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Tourism Bureau in tough shape: A shortfall in TOT, rising fuel costs force probable air service changes

March 2, 2012

Having just completed his second year as executive director of Mammoth Lakes Tourism, John Urdi suddenly is facing a perfect storm.

With the town facing a shortfall year in terms of winter Transient Occupancy Taxes (TOT), coupled with rising costs in jet fuel, Urdi is feeling the pinch, big time.
“One of the challenges is fuel cost,” he said in an interview after delivering a short update to the Airport Commission on Tuesday afternoon.
“I don’t think it (fuel costs) is going to hurt us from a drive market, but the costs for the air service are going to go up substantially. That’s what happened to us this year. The costs just killed us.  
“Last summer we were hovering at a 57-60 percent load factor, which was fantastic. But the cost went up so much that it made the subsidy go up because of the price of fuel, and some of the landing costs in L.A.—things like that. 
“If fuel keeps going up, even if we add 10 percentage points to the number of people flying here, we’re probably still going to be looking at a tough situation.
“Those are all things we need to look at.”
Urdi’s budget comes entirely from TOT. In addition to his department’s subsidy, air flights are also subsidized by Mammoth Mountain Ski Area and Mono County.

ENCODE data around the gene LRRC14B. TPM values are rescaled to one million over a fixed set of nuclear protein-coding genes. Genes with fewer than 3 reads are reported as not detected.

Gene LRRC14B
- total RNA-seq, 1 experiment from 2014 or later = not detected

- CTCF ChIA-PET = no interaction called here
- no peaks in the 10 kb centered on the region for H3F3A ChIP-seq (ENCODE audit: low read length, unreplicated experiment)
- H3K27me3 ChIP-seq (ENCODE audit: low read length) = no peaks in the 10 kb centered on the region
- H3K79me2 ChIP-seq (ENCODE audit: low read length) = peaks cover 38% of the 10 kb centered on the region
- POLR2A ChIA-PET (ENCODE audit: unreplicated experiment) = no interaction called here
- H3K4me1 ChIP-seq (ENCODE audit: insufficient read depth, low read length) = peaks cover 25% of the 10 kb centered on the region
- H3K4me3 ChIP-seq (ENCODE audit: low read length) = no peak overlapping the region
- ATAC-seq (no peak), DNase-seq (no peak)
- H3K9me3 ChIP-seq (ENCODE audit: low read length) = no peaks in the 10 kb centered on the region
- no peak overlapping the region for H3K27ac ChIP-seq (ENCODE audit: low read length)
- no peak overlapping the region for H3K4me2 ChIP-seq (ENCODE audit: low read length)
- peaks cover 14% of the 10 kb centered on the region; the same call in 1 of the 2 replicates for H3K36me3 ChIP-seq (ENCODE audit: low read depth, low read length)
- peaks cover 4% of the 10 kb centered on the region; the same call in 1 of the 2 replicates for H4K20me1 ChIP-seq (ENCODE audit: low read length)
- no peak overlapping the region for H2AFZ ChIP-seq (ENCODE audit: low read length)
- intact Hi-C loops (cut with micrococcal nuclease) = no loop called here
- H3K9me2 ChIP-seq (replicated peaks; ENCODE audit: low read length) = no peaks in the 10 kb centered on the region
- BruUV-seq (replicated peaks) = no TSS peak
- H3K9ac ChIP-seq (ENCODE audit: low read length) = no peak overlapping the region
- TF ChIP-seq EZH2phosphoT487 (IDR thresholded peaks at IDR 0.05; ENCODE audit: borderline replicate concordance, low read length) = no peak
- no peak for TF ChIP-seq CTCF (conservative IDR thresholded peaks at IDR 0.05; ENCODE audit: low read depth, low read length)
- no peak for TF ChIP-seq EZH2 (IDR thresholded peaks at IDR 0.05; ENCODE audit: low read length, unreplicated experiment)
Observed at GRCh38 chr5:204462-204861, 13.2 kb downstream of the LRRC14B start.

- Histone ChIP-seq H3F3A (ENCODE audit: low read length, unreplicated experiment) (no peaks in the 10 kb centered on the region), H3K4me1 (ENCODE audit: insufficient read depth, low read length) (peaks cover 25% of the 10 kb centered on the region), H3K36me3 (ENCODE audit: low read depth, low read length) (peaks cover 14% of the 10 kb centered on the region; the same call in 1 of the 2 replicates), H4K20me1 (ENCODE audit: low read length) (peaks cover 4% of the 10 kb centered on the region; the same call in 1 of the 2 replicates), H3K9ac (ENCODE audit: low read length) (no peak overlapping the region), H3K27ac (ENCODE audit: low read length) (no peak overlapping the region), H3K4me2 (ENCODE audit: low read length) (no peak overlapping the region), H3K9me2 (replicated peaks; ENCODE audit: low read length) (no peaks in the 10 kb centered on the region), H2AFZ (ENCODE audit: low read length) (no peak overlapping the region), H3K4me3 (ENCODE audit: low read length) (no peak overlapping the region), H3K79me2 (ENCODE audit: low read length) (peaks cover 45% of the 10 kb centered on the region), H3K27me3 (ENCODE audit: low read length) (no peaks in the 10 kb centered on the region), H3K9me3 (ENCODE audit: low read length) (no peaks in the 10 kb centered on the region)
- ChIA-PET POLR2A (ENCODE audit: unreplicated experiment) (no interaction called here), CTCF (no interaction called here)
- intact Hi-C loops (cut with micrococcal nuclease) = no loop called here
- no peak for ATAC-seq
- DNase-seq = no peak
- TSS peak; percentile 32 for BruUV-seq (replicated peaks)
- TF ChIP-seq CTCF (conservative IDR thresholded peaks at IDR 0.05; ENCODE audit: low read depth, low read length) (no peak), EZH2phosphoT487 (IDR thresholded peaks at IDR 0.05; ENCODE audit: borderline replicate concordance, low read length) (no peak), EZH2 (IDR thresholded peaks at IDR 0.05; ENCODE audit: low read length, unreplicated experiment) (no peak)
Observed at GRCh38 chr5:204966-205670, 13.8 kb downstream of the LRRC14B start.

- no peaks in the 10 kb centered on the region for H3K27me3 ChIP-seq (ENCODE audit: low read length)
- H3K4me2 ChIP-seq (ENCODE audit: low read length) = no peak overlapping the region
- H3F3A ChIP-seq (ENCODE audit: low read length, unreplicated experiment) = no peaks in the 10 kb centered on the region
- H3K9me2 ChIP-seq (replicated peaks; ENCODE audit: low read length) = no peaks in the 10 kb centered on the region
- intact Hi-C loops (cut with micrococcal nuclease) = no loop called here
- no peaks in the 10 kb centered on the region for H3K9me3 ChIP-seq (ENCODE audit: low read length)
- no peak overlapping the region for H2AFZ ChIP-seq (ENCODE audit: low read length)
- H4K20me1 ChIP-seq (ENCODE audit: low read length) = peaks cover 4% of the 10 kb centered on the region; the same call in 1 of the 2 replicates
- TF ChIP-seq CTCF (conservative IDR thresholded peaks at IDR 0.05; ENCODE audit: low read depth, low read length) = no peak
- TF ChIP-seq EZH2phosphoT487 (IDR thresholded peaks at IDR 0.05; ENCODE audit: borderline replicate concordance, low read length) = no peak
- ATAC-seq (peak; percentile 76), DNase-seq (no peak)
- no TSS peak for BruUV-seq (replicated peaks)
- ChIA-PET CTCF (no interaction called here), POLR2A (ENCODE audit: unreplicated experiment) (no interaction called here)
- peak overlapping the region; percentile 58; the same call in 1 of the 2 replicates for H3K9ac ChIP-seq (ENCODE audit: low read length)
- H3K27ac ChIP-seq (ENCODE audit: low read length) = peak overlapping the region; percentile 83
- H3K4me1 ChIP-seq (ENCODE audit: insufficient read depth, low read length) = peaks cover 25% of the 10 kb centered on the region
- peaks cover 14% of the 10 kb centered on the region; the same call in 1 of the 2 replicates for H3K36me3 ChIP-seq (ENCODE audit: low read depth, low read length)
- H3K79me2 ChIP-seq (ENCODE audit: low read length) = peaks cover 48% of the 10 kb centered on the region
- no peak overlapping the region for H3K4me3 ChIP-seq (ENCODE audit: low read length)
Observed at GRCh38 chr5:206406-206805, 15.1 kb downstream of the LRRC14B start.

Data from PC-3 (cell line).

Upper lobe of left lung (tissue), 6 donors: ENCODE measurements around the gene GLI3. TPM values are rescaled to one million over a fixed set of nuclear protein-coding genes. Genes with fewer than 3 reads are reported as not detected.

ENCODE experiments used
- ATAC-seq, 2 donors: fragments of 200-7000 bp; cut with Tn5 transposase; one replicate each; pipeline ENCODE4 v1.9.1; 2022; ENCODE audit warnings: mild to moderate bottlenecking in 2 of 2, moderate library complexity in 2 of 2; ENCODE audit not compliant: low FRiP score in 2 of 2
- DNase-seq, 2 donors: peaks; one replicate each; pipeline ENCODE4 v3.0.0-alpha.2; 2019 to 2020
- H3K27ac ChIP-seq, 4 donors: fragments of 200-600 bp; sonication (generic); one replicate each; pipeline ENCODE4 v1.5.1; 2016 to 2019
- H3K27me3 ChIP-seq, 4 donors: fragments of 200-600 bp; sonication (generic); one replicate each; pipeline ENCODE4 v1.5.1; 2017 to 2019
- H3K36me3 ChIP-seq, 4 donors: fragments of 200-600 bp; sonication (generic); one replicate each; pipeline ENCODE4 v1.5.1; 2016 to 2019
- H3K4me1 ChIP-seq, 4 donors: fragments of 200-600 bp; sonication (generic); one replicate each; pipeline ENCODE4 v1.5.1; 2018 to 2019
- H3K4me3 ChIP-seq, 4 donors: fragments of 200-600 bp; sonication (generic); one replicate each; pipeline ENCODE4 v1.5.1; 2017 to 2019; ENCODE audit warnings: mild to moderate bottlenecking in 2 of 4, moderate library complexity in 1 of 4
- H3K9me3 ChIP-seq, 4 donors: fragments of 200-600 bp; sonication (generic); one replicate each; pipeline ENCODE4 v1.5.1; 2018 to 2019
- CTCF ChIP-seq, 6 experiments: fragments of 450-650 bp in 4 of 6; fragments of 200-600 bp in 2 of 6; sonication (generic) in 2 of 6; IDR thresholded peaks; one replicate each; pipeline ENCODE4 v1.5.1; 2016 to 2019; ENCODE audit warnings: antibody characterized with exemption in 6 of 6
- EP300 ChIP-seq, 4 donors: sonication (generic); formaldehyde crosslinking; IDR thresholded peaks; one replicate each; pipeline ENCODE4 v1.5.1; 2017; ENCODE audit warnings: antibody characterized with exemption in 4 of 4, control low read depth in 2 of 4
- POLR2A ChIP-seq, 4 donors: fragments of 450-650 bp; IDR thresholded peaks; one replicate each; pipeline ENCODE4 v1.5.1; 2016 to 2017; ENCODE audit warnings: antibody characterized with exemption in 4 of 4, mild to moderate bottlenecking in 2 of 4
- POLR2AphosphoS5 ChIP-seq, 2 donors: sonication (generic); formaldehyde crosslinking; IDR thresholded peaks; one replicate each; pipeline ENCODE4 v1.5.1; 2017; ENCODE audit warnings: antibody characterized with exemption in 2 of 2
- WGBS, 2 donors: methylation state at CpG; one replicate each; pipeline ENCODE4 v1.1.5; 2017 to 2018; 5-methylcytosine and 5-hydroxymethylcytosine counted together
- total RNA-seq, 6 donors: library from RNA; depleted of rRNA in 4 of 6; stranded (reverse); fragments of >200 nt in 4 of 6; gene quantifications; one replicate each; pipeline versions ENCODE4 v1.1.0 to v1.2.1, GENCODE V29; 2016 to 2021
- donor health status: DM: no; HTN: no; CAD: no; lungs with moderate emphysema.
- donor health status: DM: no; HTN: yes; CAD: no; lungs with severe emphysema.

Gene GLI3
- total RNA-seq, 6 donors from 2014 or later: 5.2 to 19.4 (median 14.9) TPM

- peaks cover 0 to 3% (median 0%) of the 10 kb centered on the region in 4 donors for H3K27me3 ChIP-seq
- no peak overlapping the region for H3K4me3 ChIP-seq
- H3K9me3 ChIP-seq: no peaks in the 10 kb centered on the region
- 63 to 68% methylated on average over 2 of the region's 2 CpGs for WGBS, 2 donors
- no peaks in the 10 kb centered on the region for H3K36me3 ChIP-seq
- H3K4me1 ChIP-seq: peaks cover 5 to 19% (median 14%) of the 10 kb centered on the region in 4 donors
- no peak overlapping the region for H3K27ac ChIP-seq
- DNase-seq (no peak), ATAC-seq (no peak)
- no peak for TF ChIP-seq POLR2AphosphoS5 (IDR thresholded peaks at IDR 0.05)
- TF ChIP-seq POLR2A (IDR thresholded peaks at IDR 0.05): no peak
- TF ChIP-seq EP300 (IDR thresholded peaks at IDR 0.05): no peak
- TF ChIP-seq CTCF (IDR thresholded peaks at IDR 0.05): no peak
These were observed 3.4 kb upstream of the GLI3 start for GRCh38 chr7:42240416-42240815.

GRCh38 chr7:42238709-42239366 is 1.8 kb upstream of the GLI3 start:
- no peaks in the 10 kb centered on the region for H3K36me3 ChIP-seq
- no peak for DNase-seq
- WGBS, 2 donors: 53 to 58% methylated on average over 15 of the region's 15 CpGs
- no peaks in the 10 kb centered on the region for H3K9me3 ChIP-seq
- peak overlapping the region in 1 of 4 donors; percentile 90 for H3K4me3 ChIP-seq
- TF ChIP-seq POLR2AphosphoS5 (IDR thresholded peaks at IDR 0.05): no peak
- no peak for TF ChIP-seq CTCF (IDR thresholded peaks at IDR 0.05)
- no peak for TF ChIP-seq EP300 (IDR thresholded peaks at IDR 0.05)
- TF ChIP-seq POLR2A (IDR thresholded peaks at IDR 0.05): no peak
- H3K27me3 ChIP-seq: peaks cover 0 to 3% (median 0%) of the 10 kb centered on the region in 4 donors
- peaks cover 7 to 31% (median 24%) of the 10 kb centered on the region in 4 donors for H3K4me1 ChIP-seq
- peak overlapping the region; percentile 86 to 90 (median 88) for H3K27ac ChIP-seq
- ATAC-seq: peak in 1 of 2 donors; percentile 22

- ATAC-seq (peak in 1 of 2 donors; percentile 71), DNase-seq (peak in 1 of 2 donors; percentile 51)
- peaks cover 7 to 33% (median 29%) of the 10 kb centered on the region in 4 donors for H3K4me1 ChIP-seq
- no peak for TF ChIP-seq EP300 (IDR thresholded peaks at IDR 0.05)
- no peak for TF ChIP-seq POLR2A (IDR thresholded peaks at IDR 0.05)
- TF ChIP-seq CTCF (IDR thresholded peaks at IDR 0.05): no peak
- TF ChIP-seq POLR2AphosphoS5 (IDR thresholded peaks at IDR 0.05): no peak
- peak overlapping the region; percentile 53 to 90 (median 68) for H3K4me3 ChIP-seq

The result is that things just can’t keep going as they are, no matter how much each party wants that to be so.
Urdi said that he, MMSA marketing director Howard Pickett, and Kent Myers of Airplanners consultants are planning a trip to Seattle in two weeks to discuss alternative plans with Alaska Airlines, which serves the Southern California market as well as San Jose.
“I think as much as everyone wants to maintain year-round service and maintain seven-day-a-week service,” Urdi said, “we really have to look at things, because I won’t have $340,000 next year to spend on subsidy.
“We need to look at raising subsidy in other ways to continue to provide the exact service that we have right now. Or we need to look to alternative service.  
“We may look at early season; we may run four days a week, Thursday through Sunday.  In the peak summer months, we may run seven days a week.
“We may opt not to fly in the month of May and the month of October. There are a lot of ways we can look at trying to make this more reasonable.”
The problem, Urdi said, is that he and his staff are working in the dark.
In front of the commission, Urdi was far more succinct.
“I just wanted to clarify that there’s been a misunderstanding that we are not in the process of cancelling our summer flights or changing the schedule in any way.
“The biggest challenge that we have right now is that TOT [revenue] is falling. My budget probably is going to see a pretty substantial hit just from TOT, let alone the settlement that we’re faced with (the MLLA lawsuit) from the town.
“Our goal is to keep the service year round as well, but we’re really looking to figure out how we can fund that without completely annihilating the marketing budget for the rest of the tourism cycle.”
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